Software is sexy from an investment perspective because for very little cost, you can get access to billions of people. One of Radar’s favourites, eServGlobal, has more than tripled since we first tipped it in 2012, and much of this is based on the potential of its HomeSend technology, which allows the diaspora of the world to send money back to their homes via their mobile phones. This business isn’t even profitable yet!

eServ is one of a number of software developments centred around mobile payments companies. Many of these stocks are hot property as investors see the use of smart phones and tablets grow.

But there is also a great deal of risk in software developers of all types. The reality is that many will fail because of the big initial spend on research and development and the uncertainty over whether people will pay for it.

It is not just the small companies where there is risk. Xero has had massive success with its online offering of accounting software. It has a market cap close to $5 billion, but it is a number of years away from making a profit.

“Xero is in a customer grab at the moment and because capital markets open, it’s not worried about raising money to fund [these losses], but ultimately you have to generate capital internally to have a sustainable business,” says Nick Harris, the technology analyst at Morgans Stockbroking.

A safer bet could be the IT services sector, which is the sector’s biggest contributor to the ASX by market capitalisation (outside of telecommunications).

Their business model is to have an army of contractors who charge hourly rates and do project-related work. These companies make platforms like Microsoft and Salesforce talk to each other.

After fast growth in the late 1990s and early 2000s, the sector has stuttered as companies reduce their spending on IT. Traditionally IT spending increases at about 5 per cent a year, but in the past five years in the wake of the financial crisis, this has reduced to 2 per cent.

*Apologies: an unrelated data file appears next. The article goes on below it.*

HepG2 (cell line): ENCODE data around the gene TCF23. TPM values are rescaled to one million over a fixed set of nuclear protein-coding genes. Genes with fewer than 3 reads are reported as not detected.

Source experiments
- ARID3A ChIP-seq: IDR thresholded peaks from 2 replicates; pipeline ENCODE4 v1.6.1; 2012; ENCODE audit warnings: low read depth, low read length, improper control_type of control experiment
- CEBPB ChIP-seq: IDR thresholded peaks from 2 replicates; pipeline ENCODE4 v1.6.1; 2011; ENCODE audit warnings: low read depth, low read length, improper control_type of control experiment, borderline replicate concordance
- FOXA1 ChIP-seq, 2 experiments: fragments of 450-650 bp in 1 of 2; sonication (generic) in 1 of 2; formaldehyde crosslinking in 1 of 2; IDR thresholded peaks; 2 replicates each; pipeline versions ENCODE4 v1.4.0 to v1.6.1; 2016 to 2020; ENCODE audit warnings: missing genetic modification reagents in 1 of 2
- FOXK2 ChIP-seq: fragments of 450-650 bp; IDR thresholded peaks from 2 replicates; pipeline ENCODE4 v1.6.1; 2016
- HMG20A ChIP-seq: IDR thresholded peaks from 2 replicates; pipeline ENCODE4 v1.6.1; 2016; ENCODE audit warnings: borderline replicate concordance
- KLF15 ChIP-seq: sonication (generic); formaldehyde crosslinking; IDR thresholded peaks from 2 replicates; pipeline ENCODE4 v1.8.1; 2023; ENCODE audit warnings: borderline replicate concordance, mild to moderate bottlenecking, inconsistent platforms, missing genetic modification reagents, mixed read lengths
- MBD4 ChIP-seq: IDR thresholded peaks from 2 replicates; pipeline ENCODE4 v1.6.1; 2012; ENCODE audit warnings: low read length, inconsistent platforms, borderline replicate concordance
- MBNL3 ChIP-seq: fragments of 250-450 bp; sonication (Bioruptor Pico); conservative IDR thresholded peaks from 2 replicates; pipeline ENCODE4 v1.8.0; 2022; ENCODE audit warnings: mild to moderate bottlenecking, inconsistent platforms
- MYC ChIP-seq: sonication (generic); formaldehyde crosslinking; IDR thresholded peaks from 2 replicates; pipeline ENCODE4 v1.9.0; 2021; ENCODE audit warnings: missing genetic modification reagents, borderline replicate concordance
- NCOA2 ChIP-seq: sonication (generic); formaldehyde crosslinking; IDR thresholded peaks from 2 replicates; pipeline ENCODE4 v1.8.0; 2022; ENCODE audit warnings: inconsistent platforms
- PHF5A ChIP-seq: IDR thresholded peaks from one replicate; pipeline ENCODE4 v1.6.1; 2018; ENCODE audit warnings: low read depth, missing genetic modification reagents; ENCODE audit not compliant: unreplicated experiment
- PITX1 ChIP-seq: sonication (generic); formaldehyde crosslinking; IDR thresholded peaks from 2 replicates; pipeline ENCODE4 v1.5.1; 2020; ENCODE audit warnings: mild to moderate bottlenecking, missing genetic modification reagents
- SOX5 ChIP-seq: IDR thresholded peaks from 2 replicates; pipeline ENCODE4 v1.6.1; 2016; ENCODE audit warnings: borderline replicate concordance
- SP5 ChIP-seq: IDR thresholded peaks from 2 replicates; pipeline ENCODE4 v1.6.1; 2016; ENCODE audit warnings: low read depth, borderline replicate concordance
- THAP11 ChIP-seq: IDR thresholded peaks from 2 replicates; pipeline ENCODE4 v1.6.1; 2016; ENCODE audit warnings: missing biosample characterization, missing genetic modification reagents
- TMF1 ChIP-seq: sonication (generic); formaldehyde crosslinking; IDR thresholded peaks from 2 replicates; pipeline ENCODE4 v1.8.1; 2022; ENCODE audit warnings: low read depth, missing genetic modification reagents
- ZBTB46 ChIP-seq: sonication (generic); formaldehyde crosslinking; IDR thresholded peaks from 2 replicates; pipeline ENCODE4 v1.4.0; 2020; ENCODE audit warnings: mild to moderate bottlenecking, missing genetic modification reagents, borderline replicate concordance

Harris believes that spending on the sector will increase from its historic lows and consequently advocates buying SMS Technology UXC and Oakton.

Whether or not you decide to invest in IT, there is no doubt the sector has a massive impact on your life.

Click here to access the fortnightly newsletter Under the Radar Report: Small Caps edited by Richard Hemming.

Visit here for more Under the Radar articles.

This story Administrator ready to work first appeared on Nanjing Night Net.

Stocks with a top edge

15/03/2019 | 南京夜网 | Permalink

First XI of stocks.The cricket has got me thinking about what a First XI of stocks would look like. They’d have to always make the grade and hang in there even when the market gets bowled over.
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A bank and a health stock would be must- haves, according to my selection committee of some of the best professional investors, but then what? You might be surprised.

One of the most blue chip stocks Telstra, for instance, misses the squad. Though to be fair that’s more because it was always mentioned as an afterthought rather than with any enthusiasm. And remember fund managers aren’t all that impressed with dividends – Telstra’s only delivery – preferring growth instead.